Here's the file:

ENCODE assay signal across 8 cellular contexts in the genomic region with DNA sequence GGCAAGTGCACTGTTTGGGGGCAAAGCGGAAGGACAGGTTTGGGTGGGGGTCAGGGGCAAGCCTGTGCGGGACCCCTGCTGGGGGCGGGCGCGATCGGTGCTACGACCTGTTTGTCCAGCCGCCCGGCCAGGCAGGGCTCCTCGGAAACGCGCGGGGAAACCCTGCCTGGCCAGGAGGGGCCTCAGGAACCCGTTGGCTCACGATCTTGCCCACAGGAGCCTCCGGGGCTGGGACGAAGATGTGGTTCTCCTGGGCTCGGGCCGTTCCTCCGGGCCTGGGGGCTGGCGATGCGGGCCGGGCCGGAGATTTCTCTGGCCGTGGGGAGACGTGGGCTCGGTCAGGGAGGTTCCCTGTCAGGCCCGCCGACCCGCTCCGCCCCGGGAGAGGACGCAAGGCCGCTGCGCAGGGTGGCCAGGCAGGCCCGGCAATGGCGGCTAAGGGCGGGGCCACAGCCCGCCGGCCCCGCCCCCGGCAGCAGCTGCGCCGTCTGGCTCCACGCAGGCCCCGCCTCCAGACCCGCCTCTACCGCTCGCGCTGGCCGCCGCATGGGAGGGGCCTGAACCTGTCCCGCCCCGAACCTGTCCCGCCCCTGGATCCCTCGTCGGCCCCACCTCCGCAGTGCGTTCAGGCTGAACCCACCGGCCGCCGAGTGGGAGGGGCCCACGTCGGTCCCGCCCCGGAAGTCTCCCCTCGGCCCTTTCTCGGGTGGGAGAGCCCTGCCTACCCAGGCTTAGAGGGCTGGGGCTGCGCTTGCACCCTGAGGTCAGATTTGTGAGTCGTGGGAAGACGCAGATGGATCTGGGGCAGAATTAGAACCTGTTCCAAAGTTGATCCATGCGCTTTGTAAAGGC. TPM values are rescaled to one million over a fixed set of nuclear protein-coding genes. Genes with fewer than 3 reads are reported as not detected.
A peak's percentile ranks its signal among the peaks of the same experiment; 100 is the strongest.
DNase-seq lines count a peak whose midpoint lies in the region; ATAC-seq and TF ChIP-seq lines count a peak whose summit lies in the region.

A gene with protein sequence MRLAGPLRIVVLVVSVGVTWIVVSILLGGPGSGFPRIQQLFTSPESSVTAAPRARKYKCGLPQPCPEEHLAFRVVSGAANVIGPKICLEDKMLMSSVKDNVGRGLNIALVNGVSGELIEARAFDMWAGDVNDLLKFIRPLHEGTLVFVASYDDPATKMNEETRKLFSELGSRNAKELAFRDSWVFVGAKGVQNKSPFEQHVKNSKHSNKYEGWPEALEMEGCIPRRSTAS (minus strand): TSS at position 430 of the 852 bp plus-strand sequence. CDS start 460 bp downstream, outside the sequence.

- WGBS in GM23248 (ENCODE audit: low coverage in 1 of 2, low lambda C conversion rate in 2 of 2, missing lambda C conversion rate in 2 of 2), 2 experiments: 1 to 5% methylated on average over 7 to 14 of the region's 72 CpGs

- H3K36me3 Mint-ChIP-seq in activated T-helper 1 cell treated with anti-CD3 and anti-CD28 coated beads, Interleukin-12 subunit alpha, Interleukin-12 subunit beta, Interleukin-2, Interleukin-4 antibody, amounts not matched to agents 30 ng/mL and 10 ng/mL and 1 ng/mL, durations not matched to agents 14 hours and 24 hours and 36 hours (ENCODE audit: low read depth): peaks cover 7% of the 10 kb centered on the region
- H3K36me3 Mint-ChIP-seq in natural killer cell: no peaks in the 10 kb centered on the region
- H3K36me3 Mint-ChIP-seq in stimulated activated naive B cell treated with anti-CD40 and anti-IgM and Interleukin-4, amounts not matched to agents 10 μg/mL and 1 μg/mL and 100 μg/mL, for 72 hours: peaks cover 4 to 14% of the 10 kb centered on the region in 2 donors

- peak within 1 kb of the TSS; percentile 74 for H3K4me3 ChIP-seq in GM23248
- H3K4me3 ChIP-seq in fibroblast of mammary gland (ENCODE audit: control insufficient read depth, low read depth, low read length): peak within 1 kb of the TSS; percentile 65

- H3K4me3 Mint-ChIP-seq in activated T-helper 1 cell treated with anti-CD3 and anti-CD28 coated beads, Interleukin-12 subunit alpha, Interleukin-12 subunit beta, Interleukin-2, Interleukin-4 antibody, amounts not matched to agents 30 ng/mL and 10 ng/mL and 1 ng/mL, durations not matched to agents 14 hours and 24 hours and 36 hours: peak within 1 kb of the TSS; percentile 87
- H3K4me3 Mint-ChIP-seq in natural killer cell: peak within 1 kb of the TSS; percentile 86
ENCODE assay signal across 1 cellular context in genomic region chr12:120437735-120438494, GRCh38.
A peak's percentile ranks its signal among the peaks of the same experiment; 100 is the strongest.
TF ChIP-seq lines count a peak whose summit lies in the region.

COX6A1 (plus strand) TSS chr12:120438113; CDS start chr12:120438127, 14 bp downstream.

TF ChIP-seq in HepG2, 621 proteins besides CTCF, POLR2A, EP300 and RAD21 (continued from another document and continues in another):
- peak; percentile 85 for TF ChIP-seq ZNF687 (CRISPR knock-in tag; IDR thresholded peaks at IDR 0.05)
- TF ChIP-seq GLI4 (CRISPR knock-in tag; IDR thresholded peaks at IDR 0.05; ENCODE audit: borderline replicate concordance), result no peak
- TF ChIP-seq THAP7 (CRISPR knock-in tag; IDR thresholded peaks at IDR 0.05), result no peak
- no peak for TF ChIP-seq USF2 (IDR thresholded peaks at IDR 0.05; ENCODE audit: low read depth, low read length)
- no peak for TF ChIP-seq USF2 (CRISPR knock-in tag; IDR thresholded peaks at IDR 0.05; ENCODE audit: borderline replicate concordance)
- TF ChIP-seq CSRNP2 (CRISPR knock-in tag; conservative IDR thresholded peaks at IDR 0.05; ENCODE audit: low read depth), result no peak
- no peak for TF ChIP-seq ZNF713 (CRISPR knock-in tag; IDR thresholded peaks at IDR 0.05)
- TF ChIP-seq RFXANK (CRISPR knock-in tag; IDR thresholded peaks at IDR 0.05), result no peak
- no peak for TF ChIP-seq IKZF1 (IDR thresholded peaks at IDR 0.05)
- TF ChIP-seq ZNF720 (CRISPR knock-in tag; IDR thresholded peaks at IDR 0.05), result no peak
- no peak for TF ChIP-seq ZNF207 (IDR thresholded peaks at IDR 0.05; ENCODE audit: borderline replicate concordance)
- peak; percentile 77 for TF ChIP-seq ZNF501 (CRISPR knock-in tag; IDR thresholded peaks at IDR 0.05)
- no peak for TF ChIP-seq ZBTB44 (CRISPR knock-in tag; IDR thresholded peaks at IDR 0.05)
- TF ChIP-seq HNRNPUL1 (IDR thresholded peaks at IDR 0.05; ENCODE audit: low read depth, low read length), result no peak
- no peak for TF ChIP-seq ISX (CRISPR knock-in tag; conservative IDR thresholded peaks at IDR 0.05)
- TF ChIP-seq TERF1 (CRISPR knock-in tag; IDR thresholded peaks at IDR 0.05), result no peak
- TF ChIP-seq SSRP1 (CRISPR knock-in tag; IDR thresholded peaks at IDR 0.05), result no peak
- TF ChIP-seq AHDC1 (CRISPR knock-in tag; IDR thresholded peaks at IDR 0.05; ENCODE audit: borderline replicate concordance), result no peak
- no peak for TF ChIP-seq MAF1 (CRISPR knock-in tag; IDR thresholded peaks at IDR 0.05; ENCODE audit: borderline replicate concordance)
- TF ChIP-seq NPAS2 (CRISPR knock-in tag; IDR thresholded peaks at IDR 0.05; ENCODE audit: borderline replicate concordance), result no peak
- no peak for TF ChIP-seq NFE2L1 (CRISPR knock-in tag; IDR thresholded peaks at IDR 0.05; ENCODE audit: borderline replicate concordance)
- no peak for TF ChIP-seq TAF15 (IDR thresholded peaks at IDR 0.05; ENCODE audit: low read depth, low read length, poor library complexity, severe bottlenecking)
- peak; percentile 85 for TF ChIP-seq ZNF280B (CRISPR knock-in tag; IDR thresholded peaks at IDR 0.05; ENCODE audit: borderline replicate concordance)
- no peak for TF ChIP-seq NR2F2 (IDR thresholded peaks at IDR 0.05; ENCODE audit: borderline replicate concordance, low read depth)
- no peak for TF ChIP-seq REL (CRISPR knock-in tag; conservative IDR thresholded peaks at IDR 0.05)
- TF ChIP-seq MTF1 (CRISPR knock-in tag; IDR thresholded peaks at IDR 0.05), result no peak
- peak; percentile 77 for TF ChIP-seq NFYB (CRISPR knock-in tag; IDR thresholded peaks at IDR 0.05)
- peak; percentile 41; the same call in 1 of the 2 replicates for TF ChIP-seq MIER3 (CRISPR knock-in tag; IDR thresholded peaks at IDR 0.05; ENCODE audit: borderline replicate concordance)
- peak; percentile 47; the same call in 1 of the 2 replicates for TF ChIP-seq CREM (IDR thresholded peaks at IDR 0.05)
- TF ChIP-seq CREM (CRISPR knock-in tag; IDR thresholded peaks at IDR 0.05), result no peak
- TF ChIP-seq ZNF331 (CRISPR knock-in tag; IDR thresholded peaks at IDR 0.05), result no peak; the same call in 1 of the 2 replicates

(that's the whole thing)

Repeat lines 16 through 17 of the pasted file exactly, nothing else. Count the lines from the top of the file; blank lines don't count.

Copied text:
COX6A1 (plus strand) TSS chr12:120438113; CDS start chr12:120438127, 14 bp downstream.

TF ChIP-seq in HepG2, 621 proteins besides CTCF, POLR2A, EP300 and RAD21 (continued from another document and continues in another):